Gnomes: scourge of the garden (Tanji’s blog)

Giant Garden Gnome

This giant garden gnome is like the one my dad put into the garden at the gnome relocation camp we own. (Photo courtesy of Scott McLeod under a CC BY 2.0 license.)

Okay, so maybe “scourge of the garden” is a little too strong, but “scourge” is such an uber-cool word. Really, though, gnomes are pretty pesty if they’re living in your garden. They dig holes, they make the worst kind of noises and then laugh about it, and they’ve been known to eat your pets and make clothing from their skins. Yike!

The first thing you have to understand about gnomes is that they are “people” not magical creatures like pixies are. They have complex societies and language. It’s true they’re not very smart and that they get far too much of a kick out of bodily noises, but they are tiny people just the same. So, what do you do when they move into your garden, and how do you get them to move out?

First, forget trying to reason with a gnome. They aren’t reasonable. In fact, they are some of the most stubborn people you will ever meet. My friend Eamon (he’s a gruagach) says that you can’t reason with gnomes because they only have enough room in their heads for one idea at a time. You can change their minds, but only if you can get them stuck on some other idea instead of the original one. That usually takes a bribe of some kind. Try sugar. They really like sugar. BUT, sugar by itself won’t get them to move on, although it might stop them from eating your cat.

Second, you’ll need to remove any ceramic garden gnomes that are decorating your yard. That’s what attracted the gnomes in the first place. They worship the things: they actually believe that the gnome statues represent their gods. And gnomes are *big* on gods. Just don’t get caught sneaking the gods out because gnomes can get dangerous when it comes to protecting them. They may be small, but they’re tough and persistent.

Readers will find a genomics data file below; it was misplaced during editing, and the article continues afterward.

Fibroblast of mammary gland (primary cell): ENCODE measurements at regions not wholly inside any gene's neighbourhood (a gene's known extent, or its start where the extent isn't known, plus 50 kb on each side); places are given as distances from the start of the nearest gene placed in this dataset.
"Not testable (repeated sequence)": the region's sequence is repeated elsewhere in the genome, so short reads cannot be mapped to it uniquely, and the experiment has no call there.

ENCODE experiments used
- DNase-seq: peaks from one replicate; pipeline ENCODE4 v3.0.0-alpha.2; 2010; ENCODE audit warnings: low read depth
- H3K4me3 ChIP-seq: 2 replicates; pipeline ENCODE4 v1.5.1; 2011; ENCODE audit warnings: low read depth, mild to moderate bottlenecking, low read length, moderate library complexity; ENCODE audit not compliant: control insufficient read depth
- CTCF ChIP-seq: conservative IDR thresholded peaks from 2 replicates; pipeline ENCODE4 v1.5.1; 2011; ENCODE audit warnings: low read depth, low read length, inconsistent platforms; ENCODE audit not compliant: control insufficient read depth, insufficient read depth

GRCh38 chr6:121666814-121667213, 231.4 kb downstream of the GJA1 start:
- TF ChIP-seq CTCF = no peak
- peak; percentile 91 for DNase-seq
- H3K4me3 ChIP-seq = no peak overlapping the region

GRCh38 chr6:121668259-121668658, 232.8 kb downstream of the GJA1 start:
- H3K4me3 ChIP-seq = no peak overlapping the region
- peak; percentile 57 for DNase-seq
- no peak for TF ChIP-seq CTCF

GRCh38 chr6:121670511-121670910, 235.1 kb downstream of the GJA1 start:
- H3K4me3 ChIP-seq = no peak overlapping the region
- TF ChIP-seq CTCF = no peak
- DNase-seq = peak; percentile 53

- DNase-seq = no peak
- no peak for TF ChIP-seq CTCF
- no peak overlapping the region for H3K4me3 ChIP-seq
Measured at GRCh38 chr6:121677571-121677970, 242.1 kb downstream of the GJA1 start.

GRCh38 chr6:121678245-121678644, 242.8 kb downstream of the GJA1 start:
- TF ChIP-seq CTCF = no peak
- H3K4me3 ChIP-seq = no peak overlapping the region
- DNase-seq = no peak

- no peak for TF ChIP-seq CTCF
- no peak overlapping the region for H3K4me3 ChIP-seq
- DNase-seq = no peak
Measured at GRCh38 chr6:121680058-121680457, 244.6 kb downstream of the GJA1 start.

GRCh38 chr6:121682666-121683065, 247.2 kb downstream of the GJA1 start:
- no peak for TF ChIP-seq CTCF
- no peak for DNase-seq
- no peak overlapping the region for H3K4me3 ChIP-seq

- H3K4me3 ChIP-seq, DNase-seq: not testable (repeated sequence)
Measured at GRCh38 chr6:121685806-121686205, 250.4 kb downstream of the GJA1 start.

Third, stop growing cabbage. Right now. I don’t care how much you love the stuff. Gnomes find their babies under cabbage leaves (that’s where the expression came from). Nobody really knows what the relationship is to gnome procreation, but they can’t reproduce without it. If you grow cabbage, you can expect your gnome problem to get a lot worse. However, if you do find a baby gnome under a cabbage leaf, don’t touch it. Wait to remove the cabbage plant until after the gnomes claim the baby. Otherwise, you are in for a world of hurt. See above about tough and persistent.

If all else fails and you live in the state of Ohio, give a call in to Ron Ross’s Human Gnome Removal and Magical Pest Control Service. My dad and his staff can relocate your gnomes to a nice place where they can live comfortably without tearing up anyone’s garden.

Tanji Ross, Sorceress
One Month, Two Weeks, Four Days after Fae Day

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